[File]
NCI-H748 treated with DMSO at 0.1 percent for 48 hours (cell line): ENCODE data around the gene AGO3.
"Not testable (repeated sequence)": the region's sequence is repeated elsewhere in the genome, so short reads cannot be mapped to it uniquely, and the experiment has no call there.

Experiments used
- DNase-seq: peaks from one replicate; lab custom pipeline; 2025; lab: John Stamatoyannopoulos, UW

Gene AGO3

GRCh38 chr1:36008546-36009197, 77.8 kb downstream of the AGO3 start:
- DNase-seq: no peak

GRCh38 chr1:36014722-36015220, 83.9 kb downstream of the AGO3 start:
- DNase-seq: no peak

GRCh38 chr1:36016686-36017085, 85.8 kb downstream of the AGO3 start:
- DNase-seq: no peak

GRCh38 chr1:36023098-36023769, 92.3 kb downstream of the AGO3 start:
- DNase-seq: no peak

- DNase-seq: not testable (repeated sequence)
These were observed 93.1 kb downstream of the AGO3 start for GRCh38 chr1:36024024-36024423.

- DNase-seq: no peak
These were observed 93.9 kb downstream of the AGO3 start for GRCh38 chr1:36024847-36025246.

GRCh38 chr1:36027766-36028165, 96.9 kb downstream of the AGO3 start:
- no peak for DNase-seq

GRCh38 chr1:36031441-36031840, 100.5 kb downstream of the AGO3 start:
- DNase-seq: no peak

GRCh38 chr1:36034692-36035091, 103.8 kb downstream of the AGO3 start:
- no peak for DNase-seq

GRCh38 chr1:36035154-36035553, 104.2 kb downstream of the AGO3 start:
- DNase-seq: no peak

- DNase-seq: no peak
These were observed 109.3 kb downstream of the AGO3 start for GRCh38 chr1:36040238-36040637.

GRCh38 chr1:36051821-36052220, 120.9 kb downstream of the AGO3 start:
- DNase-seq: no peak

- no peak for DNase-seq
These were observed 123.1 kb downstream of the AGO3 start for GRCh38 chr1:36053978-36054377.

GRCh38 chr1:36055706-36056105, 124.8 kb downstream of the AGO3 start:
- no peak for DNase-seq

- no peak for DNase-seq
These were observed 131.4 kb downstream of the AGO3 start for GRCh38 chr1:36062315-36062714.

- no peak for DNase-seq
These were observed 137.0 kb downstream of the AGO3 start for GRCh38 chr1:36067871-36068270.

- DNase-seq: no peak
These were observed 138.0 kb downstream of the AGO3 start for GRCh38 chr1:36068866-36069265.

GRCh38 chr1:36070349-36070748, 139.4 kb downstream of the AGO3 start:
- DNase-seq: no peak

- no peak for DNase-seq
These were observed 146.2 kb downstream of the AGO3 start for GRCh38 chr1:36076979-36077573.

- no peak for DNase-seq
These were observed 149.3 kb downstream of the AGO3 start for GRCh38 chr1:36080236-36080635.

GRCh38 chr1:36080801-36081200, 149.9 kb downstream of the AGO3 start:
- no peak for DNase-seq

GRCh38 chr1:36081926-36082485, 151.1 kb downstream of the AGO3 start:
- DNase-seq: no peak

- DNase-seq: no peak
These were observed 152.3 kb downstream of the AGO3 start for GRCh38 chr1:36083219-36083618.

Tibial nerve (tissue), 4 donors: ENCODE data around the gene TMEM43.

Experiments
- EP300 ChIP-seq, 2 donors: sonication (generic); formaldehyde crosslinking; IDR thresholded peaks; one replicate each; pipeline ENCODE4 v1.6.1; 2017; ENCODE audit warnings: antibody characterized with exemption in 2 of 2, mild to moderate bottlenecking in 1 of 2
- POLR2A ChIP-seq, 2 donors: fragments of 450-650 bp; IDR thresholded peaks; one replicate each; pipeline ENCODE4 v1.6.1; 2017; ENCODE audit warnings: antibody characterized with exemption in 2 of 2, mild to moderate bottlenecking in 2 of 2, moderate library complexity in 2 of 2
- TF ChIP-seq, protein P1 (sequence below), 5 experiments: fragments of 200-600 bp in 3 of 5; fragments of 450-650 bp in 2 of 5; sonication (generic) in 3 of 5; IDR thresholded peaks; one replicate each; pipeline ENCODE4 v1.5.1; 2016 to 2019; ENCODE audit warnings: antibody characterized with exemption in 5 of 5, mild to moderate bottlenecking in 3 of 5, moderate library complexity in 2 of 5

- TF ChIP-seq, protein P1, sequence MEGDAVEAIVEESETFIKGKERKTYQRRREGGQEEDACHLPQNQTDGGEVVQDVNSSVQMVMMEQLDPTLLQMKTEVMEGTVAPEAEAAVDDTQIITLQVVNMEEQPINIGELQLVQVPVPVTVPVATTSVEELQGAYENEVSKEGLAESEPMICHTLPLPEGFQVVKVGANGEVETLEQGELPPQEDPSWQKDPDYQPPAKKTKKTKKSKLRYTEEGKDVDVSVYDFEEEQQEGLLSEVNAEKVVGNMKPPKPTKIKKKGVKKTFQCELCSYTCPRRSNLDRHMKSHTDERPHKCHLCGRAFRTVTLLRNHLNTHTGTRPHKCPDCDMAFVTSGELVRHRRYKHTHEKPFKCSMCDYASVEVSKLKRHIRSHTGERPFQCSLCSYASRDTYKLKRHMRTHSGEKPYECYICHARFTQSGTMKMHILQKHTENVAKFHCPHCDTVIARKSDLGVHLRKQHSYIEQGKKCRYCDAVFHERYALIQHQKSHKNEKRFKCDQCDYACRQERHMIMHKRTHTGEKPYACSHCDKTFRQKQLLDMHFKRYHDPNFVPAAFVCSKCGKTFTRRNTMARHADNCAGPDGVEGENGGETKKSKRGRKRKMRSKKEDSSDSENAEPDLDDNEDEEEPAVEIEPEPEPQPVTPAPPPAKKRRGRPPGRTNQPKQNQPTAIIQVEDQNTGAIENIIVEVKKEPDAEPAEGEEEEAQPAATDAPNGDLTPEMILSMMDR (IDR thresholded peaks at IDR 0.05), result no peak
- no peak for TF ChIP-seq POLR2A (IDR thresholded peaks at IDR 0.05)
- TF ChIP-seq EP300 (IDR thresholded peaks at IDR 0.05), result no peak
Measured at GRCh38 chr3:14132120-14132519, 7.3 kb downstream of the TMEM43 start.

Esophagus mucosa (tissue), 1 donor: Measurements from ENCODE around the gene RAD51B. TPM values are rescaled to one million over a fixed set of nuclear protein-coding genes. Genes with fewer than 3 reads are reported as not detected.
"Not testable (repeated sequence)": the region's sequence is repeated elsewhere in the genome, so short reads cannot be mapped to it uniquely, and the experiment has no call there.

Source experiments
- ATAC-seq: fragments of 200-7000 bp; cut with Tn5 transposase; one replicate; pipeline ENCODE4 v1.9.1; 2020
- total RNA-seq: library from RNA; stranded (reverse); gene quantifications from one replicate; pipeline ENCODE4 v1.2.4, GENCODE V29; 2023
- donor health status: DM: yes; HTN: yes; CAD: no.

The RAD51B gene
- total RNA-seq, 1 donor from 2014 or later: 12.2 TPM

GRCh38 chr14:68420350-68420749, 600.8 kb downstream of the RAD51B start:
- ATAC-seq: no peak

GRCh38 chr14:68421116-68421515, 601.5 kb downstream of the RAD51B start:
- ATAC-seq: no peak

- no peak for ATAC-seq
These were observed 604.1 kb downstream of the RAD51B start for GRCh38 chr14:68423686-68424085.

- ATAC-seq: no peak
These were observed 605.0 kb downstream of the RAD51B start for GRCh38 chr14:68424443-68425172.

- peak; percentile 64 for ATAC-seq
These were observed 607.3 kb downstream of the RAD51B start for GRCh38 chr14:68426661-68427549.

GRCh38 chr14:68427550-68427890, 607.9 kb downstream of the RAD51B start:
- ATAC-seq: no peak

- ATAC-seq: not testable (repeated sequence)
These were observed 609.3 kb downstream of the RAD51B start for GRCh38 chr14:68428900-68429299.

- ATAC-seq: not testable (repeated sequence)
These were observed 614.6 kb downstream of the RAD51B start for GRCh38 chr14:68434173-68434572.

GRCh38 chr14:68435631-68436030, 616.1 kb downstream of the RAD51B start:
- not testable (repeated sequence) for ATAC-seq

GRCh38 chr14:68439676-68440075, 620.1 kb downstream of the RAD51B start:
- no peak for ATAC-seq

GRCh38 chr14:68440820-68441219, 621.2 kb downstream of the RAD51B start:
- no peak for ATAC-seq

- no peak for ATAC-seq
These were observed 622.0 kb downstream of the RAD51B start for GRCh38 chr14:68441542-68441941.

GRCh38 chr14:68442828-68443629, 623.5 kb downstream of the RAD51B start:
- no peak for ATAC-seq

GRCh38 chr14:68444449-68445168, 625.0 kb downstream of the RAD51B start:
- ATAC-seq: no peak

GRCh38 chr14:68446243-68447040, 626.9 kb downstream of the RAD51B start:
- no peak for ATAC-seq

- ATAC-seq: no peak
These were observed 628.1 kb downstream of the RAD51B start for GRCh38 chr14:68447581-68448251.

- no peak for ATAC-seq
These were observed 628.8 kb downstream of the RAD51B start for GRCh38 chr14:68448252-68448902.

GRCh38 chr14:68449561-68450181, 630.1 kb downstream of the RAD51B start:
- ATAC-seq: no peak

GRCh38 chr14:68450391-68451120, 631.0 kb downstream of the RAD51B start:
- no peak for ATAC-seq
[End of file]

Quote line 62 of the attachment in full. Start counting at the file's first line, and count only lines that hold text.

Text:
"Not testable (repeated sequence)": the region's sequence is repeated elsewhere in the genome, so short reads cannot be mapped to it uniquely, and the experiment has no call there.